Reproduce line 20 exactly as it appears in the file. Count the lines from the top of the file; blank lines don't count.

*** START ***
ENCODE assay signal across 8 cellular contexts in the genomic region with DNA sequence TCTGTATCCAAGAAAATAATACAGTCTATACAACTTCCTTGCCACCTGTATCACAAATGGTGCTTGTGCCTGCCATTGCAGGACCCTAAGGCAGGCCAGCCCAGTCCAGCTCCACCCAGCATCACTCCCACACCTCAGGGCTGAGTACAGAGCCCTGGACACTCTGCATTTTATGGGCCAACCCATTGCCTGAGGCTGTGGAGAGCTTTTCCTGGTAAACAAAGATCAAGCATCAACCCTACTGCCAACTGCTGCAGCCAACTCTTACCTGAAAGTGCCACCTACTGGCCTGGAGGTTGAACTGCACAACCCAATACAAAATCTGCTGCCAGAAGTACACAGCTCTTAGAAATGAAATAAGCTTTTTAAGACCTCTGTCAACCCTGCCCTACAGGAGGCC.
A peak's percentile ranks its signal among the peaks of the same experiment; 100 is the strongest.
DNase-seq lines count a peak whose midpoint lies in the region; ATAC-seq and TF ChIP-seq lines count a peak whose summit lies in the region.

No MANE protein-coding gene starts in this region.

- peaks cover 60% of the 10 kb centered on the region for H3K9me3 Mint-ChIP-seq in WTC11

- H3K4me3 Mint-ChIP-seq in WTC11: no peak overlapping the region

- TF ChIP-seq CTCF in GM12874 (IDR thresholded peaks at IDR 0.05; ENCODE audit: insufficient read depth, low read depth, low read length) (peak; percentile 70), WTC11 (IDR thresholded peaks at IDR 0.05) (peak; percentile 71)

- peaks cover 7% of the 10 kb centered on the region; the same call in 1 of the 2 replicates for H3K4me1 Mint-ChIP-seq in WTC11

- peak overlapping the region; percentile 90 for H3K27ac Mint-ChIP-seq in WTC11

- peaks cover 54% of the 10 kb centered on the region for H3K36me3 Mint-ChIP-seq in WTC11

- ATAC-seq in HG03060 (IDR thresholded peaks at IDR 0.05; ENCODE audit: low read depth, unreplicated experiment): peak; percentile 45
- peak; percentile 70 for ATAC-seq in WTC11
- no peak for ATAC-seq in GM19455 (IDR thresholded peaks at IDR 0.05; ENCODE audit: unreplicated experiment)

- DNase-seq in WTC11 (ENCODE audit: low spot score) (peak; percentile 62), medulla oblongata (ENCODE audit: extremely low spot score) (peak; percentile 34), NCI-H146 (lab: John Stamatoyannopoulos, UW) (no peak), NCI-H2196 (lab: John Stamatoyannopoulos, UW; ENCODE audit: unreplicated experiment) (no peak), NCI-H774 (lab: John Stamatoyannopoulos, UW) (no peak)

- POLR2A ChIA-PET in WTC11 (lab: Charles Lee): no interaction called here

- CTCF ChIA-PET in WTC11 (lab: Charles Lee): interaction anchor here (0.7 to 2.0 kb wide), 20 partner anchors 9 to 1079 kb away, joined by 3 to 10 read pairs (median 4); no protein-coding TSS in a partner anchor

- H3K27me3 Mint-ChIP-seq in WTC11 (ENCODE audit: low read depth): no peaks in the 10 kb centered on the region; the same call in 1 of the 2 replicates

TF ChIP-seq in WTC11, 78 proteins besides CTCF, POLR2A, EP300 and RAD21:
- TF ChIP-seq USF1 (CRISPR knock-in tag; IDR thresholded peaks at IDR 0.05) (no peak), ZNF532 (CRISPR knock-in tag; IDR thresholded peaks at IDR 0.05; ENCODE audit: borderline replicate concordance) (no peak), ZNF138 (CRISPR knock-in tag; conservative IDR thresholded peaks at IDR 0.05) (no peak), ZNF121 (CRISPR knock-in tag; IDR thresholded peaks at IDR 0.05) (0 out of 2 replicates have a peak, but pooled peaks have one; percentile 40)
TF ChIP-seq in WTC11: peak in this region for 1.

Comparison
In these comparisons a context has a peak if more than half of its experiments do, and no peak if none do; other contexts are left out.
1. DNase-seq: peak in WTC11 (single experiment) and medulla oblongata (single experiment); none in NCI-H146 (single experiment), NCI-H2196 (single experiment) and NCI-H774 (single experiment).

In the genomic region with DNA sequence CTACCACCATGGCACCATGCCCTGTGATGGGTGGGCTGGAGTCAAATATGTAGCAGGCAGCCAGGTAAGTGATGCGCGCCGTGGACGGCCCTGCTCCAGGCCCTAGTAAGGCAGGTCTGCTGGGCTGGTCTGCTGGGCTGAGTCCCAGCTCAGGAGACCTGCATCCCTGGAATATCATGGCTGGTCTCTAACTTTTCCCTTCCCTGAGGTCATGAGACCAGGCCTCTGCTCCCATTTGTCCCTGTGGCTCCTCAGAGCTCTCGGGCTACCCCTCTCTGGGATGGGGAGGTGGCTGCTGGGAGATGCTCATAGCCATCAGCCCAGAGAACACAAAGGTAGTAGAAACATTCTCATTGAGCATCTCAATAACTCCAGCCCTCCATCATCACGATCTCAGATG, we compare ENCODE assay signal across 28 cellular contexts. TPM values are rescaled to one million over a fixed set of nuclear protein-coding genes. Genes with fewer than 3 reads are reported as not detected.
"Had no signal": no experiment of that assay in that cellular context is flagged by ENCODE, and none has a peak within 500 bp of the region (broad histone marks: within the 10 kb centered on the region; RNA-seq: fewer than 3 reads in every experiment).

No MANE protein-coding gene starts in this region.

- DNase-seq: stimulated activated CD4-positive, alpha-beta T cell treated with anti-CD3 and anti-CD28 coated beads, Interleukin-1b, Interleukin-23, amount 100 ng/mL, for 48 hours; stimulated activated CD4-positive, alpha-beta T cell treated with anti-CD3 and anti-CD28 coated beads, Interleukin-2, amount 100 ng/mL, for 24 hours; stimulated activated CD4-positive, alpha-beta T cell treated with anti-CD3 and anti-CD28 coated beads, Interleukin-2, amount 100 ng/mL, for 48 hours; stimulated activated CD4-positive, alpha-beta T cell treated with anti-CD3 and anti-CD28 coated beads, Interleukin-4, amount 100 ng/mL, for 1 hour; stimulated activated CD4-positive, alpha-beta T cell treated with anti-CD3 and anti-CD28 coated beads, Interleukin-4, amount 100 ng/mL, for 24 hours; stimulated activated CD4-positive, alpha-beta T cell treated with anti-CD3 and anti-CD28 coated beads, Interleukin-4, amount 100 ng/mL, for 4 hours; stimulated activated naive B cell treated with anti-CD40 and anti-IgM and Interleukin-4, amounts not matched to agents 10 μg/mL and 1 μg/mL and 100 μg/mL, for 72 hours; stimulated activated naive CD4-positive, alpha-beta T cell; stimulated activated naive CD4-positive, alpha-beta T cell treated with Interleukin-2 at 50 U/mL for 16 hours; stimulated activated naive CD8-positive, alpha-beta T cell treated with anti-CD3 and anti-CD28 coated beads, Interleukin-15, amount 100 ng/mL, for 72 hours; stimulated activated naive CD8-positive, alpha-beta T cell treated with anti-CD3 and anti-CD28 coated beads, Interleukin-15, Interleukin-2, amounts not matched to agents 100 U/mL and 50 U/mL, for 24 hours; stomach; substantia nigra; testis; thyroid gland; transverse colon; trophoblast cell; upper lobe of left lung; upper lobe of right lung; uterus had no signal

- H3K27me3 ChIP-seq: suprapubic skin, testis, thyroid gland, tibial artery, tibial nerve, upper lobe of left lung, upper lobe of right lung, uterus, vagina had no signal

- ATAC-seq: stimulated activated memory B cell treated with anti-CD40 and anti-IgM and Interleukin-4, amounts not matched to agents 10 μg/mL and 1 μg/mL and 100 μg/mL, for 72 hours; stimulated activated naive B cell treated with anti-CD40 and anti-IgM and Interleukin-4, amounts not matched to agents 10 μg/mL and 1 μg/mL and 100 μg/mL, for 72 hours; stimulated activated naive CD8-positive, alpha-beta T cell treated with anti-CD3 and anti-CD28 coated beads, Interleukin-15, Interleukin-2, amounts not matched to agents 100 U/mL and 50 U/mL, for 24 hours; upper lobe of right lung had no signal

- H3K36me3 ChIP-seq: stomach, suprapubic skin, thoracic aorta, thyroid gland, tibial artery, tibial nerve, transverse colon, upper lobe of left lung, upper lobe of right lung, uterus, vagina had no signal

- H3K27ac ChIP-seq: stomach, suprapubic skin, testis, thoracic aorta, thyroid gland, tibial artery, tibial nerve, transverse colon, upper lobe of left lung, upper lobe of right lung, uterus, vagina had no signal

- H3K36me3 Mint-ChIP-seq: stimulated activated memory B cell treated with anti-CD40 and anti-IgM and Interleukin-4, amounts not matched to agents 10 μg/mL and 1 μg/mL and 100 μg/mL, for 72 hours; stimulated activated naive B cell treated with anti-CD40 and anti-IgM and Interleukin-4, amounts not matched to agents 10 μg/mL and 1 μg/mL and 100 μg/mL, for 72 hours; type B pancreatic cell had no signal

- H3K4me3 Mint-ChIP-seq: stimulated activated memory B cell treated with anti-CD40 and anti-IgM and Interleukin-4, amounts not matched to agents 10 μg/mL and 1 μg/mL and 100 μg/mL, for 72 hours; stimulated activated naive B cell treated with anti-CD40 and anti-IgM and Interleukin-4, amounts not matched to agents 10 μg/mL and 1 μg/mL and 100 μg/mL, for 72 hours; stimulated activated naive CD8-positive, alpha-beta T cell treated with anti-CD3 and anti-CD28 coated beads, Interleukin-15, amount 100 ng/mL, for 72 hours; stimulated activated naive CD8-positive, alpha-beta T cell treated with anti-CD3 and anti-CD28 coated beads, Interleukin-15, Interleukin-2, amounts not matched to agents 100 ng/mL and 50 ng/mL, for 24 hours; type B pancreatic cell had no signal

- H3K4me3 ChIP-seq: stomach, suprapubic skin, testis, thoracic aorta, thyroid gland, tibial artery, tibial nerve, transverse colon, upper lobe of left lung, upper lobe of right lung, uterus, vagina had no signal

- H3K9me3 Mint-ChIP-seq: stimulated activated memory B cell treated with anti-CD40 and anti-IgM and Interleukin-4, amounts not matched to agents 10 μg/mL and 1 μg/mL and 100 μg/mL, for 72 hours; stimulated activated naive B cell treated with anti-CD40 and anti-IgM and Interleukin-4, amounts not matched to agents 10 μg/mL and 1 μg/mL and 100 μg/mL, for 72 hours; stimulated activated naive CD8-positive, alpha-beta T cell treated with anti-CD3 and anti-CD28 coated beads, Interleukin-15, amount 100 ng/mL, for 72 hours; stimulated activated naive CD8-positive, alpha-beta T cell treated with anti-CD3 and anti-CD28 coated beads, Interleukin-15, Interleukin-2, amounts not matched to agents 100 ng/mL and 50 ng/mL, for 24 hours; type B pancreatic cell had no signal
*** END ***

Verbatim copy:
TF ChIP-seq in WTC11: peak in this region for 1.